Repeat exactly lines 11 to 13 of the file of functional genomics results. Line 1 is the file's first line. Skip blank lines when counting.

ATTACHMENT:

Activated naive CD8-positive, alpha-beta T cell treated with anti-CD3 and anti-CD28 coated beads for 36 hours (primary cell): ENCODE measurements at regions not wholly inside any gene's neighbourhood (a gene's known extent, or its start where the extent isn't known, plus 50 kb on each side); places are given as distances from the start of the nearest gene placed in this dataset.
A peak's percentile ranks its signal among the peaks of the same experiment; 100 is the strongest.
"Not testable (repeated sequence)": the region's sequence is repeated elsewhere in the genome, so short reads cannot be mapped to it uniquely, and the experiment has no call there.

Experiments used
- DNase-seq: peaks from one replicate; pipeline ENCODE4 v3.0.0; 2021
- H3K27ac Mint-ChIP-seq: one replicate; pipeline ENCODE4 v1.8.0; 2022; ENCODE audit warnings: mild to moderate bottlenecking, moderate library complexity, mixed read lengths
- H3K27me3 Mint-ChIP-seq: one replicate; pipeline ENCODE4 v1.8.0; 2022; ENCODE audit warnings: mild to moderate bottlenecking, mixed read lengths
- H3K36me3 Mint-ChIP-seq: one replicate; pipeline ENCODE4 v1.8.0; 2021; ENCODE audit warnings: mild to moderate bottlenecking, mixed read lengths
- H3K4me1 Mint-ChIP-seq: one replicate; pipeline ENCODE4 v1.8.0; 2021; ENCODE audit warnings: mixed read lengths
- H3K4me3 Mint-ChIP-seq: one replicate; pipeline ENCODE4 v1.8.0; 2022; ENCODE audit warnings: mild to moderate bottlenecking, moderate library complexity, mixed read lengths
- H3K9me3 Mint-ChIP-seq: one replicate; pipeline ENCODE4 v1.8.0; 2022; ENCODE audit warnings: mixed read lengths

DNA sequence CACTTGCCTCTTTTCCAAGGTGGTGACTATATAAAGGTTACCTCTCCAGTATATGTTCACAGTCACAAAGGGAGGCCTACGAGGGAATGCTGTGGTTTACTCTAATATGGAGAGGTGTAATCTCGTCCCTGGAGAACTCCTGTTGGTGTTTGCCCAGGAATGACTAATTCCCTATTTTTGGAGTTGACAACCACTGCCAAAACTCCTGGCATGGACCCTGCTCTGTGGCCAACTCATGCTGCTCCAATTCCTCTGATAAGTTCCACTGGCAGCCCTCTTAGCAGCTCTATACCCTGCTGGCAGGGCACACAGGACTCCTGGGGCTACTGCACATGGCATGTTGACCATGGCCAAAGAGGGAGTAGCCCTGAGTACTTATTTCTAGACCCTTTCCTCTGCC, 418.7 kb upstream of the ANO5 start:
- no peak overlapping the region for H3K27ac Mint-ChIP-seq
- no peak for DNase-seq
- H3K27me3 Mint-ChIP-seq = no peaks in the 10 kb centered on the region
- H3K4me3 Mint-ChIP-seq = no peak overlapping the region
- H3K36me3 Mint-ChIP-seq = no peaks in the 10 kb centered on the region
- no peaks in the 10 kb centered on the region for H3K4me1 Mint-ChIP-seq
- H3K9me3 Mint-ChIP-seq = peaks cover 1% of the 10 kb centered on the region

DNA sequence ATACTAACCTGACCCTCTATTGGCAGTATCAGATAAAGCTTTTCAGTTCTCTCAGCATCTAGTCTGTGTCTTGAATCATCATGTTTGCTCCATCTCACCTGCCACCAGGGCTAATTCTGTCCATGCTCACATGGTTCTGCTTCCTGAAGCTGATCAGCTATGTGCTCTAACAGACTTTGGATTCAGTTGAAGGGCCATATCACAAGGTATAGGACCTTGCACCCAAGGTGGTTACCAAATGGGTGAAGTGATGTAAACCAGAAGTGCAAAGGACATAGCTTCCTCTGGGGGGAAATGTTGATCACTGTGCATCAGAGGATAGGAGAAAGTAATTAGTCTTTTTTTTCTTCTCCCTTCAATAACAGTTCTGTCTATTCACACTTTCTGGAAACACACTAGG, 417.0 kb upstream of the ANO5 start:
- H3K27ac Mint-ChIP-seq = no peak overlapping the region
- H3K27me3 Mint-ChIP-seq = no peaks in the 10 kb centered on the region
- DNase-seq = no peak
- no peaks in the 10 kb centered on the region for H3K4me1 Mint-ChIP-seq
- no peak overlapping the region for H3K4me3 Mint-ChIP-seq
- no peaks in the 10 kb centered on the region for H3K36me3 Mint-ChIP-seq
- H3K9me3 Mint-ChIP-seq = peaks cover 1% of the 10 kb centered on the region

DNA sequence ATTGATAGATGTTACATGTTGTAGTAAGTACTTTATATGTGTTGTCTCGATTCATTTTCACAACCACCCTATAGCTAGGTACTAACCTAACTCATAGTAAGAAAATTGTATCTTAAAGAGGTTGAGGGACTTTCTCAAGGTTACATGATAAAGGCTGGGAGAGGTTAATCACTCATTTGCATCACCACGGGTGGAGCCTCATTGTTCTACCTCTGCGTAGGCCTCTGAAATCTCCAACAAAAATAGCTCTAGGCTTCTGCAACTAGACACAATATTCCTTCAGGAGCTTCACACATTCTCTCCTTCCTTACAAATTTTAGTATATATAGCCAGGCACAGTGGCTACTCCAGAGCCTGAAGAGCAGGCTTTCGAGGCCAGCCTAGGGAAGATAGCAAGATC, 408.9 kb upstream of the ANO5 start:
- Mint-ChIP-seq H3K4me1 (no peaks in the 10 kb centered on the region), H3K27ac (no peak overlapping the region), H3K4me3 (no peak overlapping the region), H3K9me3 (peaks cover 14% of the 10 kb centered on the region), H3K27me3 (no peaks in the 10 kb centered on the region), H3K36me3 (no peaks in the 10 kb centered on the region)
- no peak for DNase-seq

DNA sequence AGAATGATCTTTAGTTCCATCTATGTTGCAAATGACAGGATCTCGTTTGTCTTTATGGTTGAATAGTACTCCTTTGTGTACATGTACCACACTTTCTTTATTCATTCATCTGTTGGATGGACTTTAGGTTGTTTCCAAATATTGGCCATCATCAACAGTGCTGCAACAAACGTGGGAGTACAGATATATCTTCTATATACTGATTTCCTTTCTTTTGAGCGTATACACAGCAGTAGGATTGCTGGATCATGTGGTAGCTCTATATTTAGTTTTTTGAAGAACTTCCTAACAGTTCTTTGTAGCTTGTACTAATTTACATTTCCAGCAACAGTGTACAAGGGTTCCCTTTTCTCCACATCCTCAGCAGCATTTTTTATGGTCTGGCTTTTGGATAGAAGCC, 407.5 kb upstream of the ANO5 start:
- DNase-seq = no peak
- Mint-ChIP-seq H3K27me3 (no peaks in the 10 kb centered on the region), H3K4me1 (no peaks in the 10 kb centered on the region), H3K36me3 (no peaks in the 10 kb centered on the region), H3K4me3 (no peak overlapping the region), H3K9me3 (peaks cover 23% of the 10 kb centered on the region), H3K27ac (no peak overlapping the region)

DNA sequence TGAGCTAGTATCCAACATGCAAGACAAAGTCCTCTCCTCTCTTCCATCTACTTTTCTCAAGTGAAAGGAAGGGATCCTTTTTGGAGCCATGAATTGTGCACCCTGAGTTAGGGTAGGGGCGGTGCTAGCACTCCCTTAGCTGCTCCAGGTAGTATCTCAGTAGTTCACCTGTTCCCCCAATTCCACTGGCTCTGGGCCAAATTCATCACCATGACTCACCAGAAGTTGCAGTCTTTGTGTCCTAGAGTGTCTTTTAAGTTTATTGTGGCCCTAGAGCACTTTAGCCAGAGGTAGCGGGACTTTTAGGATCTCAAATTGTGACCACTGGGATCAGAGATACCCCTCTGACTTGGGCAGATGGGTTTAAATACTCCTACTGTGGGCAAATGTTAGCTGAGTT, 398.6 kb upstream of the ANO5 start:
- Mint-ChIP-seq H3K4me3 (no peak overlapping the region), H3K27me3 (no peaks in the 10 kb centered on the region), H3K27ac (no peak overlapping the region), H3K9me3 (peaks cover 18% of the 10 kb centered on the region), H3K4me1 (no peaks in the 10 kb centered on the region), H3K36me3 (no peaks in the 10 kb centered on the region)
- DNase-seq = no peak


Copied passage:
- H3K9me3 Mint-ChIP-seq: one replicate; pipeline ENCODE4 v1.8.0; 2022; ENCODE audit warnings: mixed read lengths

DNA sequence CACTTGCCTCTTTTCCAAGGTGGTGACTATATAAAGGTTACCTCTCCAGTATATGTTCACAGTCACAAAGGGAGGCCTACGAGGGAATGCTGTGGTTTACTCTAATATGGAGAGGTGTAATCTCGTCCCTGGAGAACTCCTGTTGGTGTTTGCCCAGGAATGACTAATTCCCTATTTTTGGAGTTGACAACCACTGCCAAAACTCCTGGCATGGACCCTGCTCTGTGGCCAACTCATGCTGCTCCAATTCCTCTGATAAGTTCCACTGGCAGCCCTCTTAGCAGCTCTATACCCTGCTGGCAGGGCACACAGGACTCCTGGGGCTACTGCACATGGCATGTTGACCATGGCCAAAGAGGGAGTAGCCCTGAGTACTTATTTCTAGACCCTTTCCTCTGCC, 418.7 kb upstream of the ANO5 start:
- no peak overlapping the region for H3K27ac Mint-ChIP-seq